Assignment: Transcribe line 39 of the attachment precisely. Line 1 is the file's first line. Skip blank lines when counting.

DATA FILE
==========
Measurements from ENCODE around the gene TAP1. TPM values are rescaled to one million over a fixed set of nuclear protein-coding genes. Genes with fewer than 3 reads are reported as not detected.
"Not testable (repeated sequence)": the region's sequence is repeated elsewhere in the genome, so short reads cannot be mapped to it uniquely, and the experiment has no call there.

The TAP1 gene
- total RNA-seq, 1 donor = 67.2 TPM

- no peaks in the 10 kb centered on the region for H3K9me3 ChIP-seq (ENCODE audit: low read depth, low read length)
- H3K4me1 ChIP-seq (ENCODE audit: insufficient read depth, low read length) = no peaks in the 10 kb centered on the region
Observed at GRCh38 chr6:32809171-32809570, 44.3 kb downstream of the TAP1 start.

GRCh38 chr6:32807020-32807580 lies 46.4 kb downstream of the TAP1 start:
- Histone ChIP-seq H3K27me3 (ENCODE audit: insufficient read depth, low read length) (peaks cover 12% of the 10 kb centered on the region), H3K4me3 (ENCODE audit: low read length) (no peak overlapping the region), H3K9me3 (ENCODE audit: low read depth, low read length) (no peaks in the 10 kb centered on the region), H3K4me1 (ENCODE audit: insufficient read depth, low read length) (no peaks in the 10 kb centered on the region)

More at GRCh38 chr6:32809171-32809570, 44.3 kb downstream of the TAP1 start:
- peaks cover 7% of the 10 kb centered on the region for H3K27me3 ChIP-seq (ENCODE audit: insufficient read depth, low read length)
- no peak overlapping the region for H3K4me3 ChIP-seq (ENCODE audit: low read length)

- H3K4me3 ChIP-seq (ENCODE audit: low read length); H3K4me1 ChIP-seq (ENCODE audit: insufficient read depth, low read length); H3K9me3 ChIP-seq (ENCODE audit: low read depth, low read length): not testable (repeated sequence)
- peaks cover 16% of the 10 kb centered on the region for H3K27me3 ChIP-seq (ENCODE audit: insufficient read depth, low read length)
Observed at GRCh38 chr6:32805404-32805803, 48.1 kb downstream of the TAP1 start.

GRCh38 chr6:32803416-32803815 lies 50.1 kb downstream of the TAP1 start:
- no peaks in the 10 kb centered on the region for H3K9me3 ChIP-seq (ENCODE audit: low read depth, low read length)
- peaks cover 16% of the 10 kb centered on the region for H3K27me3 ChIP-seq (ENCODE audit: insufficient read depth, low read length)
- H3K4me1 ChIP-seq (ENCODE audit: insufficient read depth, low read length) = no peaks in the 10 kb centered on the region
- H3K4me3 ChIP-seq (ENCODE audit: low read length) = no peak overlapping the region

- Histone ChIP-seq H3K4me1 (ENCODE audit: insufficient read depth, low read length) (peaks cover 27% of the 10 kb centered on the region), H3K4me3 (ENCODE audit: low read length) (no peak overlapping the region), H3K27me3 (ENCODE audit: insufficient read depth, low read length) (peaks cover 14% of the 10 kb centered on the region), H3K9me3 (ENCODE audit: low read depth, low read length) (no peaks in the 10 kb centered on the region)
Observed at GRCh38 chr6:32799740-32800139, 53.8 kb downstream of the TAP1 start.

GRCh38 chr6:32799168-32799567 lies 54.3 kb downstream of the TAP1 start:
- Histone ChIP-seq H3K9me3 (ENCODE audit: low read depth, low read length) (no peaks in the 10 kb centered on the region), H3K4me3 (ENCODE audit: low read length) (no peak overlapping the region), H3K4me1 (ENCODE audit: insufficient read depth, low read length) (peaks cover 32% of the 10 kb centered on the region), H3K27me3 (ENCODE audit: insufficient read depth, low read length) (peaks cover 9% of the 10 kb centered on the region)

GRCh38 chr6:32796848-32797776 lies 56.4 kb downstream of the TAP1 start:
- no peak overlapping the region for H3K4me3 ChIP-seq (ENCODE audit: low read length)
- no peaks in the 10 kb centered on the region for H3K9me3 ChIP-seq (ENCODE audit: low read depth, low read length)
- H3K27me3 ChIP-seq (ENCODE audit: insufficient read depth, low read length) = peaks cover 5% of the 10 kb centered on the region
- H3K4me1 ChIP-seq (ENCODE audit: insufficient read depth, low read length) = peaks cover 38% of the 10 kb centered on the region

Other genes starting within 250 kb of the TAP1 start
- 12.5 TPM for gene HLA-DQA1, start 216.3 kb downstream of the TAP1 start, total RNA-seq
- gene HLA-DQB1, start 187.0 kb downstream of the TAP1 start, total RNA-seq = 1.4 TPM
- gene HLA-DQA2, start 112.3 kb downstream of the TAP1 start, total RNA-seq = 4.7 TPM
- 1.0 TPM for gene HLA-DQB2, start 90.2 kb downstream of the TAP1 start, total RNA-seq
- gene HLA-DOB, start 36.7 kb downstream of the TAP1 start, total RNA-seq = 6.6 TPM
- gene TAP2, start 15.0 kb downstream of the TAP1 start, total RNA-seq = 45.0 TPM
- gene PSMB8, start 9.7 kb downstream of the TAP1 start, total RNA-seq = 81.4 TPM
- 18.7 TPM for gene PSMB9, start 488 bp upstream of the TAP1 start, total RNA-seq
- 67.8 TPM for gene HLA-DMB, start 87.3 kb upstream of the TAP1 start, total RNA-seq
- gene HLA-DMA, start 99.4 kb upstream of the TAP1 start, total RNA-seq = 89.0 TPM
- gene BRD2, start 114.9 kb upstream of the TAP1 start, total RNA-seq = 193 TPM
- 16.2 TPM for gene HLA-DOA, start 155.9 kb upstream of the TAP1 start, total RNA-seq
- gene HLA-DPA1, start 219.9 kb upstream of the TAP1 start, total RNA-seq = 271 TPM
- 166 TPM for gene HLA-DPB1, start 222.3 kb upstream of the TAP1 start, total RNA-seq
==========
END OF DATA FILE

- 67.8 TPM for gene HLA-DMB, start 87.3 kb upstream of the TAP1 start, total RNA-seq